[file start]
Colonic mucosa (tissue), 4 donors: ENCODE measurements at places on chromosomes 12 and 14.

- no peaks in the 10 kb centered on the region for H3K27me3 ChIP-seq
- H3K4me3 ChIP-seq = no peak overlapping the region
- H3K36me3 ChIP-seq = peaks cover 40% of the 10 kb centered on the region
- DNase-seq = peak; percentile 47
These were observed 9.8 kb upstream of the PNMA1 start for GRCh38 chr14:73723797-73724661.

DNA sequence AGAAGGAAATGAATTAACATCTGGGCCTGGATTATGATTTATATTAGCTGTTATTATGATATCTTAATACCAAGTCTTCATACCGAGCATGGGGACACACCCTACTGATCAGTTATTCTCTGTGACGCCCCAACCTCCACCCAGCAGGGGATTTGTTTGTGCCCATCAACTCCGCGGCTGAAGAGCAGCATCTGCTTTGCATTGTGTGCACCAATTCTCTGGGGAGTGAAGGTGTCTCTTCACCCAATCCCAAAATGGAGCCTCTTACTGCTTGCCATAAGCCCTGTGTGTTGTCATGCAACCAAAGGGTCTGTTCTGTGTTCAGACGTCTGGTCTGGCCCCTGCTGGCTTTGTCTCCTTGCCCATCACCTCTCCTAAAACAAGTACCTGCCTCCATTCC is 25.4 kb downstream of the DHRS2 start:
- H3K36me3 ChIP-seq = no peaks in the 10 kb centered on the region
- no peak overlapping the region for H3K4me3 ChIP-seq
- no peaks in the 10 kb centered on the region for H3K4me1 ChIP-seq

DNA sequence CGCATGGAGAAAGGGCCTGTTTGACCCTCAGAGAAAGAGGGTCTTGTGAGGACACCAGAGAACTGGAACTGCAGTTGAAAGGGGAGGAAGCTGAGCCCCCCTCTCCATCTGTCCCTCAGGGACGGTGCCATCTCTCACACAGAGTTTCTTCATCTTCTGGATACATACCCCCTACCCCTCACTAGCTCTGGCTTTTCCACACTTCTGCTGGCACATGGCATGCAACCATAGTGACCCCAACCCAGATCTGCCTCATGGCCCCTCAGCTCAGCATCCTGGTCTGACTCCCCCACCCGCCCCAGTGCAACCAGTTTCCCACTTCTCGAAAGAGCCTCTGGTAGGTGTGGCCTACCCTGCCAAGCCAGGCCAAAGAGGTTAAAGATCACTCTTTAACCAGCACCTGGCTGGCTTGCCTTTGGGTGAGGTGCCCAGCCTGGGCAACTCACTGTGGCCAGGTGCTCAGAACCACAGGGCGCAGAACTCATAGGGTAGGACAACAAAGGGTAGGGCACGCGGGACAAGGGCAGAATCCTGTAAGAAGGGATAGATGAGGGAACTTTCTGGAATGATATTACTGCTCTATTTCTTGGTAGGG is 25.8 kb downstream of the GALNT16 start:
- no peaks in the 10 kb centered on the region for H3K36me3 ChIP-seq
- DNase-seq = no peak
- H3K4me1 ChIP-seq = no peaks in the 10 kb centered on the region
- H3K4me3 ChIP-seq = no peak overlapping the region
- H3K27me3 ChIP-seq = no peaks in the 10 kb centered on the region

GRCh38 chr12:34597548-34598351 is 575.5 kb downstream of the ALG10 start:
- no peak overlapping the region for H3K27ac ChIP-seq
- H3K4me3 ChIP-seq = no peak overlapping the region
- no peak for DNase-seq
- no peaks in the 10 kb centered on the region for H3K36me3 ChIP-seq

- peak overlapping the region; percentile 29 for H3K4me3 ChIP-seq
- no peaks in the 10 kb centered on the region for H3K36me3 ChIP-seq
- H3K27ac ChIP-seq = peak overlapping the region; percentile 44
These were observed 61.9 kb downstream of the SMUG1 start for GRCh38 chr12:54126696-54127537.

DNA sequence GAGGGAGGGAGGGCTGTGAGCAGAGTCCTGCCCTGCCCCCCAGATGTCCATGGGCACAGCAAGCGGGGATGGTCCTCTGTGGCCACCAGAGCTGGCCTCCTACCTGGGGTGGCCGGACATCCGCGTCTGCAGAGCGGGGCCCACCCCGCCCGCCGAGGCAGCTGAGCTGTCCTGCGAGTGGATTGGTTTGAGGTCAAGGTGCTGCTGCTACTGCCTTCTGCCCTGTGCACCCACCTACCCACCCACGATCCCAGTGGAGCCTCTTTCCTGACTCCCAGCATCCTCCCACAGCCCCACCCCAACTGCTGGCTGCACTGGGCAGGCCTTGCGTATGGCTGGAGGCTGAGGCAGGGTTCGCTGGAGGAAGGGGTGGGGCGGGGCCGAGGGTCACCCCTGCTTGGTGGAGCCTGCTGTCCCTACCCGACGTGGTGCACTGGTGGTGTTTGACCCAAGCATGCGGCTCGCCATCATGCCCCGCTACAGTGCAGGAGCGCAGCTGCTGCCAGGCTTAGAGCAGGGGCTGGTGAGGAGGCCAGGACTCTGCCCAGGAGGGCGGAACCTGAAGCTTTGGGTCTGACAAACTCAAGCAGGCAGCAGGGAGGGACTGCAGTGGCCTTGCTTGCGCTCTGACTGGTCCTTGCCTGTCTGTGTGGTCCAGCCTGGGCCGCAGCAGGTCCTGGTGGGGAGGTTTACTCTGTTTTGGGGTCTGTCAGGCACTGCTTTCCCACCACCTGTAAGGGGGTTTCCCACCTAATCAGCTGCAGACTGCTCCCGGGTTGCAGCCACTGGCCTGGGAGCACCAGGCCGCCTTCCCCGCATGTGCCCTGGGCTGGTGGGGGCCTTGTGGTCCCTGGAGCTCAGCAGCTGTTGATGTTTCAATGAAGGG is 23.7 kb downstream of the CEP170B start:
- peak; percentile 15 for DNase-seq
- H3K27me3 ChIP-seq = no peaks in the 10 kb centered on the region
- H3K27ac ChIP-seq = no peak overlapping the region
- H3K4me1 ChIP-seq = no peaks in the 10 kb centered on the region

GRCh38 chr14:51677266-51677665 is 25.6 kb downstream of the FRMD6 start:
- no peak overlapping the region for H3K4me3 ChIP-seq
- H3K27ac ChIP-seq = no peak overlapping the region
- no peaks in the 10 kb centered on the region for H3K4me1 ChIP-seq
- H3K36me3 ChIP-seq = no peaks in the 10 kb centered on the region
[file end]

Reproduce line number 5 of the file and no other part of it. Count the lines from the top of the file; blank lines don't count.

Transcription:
- DNase-seq = peak; percentile 47